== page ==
Chamber has signed up to the island’s Fair Trade initiative and is proudly offering a range of drinks and snacks which help this hugely important organisation.
A Fairtrade awareness lunch and discussion was held last month and our organisation has committed to supporting it for the foreseeable future.
Patron Sir Richard Collas said it was an honour to promote support for, and awareness of, the needs of other communities around the world. ‘By supporting Fairtrade products, we can all contribute to improving working conditions for some of the most exploited and vulnerable workforces and to helping their communities to become more sustainable.
The Lunch and Learn heard how crucial this global organisation is to helping vulnerable farmers, particularly as global warming’s effects are felt. Some 1.8 million Fairtrade farmers and workers called on politicians at the COP26 summit to Be Fair with your Climate Promise. They challenged leaders to invest in the expertise of their communities, who see the realities of the climate crisis every day.
Locally, representatives from retailers including Waitrose, the CoOp, Marks and Spencer and Monomundi described the benefits of involvement. One misconception that was addressed was that Fairtrade goods cost more than other ranges. ‘That may have been the case in the early days but is certainly not true now,’ said Guernsey Retail Group and CI CoOp representative Kenny McDonald.
Chamber hosts some 200 people a week in our state of the art business premises in the Markets Inner Street and will use Fairtrade coffee beans, tea, soft drinks and snacks. The space will also be used to exhibit information and visuals about various Fairtrade relationships around the globe. Any business interested in joining can register at Fairtrade Guernsey
The initiative has been described as ‘Ordinary people doing extraordinary things,’ enabling change for the better for producers in the developing world. ‘Without Fairtrade, many of these farmers would have to make a choice between putting food on the table and sending their children to school. The Fairtrade system ensures that they can earn a decent wage and live a dignified and sustainable lifestyle. It also gives farmers and workers a sense of pride because someone as far away as our island is choosing their product with its Fairtrade label. ‘They become something more than a distance, forgotten producer at the end of a very long supply chain. In this way, the Fairtrade system brings together consumers and producers and gives us all the opportunity to play our own part in making trade fairer,’ said a spokesman.
The Fairtrade premium is a sum of money paid on top of the agreed Fairtrade price for investment in social, environmental or economic development projects, decided upon democratically by producers within the farmers’ organisation or by workers on a plantation. The premium fund is typically invested in education and healthcare, farm improvements to increase yield and quality, or processing facilities to increase income.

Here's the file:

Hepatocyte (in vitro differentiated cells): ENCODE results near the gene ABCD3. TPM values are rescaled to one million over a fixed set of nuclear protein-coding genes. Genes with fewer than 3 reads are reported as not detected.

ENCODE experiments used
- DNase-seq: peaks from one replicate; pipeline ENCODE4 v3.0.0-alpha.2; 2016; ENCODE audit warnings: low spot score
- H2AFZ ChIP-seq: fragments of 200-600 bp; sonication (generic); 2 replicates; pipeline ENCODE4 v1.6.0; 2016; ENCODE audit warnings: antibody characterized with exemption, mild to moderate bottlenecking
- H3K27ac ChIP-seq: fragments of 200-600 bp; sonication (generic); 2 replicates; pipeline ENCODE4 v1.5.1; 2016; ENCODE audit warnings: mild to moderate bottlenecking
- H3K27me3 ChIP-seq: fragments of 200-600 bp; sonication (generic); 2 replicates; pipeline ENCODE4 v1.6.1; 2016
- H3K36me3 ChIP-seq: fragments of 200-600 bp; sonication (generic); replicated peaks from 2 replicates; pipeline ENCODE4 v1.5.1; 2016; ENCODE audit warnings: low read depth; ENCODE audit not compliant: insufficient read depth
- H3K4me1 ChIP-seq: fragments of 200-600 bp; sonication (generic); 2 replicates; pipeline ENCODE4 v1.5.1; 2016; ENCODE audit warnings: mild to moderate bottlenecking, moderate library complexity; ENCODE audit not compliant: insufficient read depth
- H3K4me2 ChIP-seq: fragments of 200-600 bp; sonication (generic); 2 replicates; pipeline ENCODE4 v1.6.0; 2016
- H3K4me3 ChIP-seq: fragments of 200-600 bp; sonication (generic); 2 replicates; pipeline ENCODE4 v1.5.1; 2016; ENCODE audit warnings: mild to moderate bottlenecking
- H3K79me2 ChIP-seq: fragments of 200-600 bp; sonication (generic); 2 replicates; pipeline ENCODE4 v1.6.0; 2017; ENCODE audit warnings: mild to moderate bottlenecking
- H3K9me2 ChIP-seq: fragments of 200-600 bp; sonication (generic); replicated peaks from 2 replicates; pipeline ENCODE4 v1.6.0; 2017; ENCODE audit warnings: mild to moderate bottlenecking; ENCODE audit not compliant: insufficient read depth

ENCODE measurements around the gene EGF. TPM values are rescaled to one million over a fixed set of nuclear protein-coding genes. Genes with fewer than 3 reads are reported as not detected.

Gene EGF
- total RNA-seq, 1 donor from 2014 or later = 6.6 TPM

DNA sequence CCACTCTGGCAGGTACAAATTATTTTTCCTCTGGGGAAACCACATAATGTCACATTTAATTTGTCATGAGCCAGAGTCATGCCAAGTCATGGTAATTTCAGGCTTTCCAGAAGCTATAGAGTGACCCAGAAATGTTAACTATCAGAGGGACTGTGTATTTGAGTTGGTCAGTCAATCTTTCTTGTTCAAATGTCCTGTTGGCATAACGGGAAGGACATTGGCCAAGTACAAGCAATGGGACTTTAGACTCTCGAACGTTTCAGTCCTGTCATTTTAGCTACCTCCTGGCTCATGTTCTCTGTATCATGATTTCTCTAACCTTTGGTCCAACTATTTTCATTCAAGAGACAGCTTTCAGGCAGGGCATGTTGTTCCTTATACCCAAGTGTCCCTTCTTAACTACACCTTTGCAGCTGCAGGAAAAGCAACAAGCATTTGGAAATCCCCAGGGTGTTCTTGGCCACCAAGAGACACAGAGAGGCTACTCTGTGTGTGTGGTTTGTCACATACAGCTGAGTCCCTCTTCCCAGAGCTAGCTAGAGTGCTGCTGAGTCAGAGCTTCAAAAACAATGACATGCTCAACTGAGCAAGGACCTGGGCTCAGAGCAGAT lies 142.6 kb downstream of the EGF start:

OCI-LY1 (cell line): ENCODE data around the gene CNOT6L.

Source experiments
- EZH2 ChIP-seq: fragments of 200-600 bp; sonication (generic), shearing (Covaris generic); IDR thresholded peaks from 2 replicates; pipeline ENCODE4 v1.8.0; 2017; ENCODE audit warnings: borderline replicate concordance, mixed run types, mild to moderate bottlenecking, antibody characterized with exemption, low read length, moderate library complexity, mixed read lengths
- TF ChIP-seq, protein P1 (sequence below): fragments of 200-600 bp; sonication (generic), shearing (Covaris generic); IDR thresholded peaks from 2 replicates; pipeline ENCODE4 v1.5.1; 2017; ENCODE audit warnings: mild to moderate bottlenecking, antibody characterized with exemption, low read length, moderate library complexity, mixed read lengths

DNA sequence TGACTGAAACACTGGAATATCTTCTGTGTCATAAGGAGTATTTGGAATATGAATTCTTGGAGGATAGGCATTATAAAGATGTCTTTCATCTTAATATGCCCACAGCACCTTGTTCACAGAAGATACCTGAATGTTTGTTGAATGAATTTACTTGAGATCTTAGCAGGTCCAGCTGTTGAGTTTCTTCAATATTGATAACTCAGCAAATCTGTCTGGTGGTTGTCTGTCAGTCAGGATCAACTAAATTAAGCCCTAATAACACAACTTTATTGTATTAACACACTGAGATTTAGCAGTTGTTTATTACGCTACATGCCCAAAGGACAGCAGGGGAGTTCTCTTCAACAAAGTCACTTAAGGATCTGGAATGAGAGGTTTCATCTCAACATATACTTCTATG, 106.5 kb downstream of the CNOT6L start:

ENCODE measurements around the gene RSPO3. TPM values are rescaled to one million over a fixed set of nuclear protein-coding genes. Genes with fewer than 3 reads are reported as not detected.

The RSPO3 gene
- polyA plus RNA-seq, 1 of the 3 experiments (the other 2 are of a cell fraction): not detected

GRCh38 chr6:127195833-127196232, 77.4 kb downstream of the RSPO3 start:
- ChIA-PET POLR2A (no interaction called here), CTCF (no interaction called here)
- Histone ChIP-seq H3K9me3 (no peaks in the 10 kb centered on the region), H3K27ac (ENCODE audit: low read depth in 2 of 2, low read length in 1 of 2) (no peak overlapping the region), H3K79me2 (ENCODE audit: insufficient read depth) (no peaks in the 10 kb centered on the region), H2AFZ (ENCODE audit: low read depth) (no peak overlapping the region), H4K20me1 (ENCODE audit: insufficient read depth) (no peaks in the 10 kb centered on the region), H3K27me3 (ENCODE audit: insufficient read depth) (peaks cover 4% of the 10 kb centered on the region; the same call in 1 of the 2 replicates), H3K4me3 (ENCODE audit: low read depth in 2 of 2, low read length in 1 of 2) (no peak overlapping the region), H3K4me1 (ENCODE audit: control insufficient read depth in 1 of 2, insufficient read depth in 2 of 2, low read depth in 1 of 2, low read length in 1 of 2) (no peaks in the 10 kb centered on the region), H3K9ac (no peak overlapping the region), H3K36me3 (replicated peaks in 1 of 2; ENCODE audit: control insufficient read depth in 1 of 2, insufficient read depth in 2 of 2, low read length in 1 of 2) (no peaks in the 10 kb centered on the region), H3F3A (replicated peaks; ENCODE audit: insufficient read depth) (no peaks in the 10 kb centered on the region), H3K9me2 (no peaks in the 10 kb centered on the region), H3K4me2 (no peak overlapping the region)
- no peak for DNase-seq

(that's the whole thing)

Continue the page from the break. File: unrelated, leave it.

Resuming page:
Locally, the Fairtrade Guernsey Steering Group was formed in 2005 by volunteers with the aim of raising awareness of and support for Fairtrade in the Bailiwick of Guernsey. This focus will continue and is dependent on the support of as many people as possible. Businesses sourcing from Fairtrade farmers see the climate crisis hitting the people in their supply chains disproportionately hard. Increasingly volatile and extreme weather is damaging crops and harming livelihoods in farming communities, making it harder to grow the goods their customers rely on. The organisation stresses that this is an emergency. ‘Unless we clamp down hard on global emissions and support farmers in low and middle-income countries to build resilience, all of us will suffer, from farmers to consumers. Businesses are urging world governments to listen to the voices of farmers – the people who grow our food and other essential goods – as they call for urgent action.
‘We welcome the open letter from the representatives of 1.8 million Fairtrade farmers and workers across the world and urge governments to respond in full. Governments must set ambitious, science-based rules and targets that do not allow unscrupulous businesses to ignore the damage they are causing to the planet, and which encourage responsible businesses to do more. ‘Business too must take a lead. They now commit to the following action in their international supply chains, and call on other businesses to do likewise:
* We promise to pay fair prices to producers – farmers and workers should not have to choose between tackling poverty and building resilience to the climate crisis. Our Fairtrade commitments are critical to achieving this.
* We promise to be long-term partners with farming communities, listening to the experience of farmers, sharing our expertise and investing in the urgent transitions farmers need. We back a shift in food production and supply, to one that is resilient to the changing climate, including backing nature-based solutions. We will support farmers as we work together to cut the emissions embedded throughout our supply chains.
* We promise to ‘know and show’ our climate impact, by measuring carbon emissions embedded in our supply chains, assessing the climate risks faced at farm level, and publishing the results. We want to raise awareness about the challenges, the practical solutions, and the need for others to raise their game.
* Finally, we promise to speak out, calling in public and private for governments to set and deliver ambitious targets for emissions reductions and climate finance that puts farmers and workers first.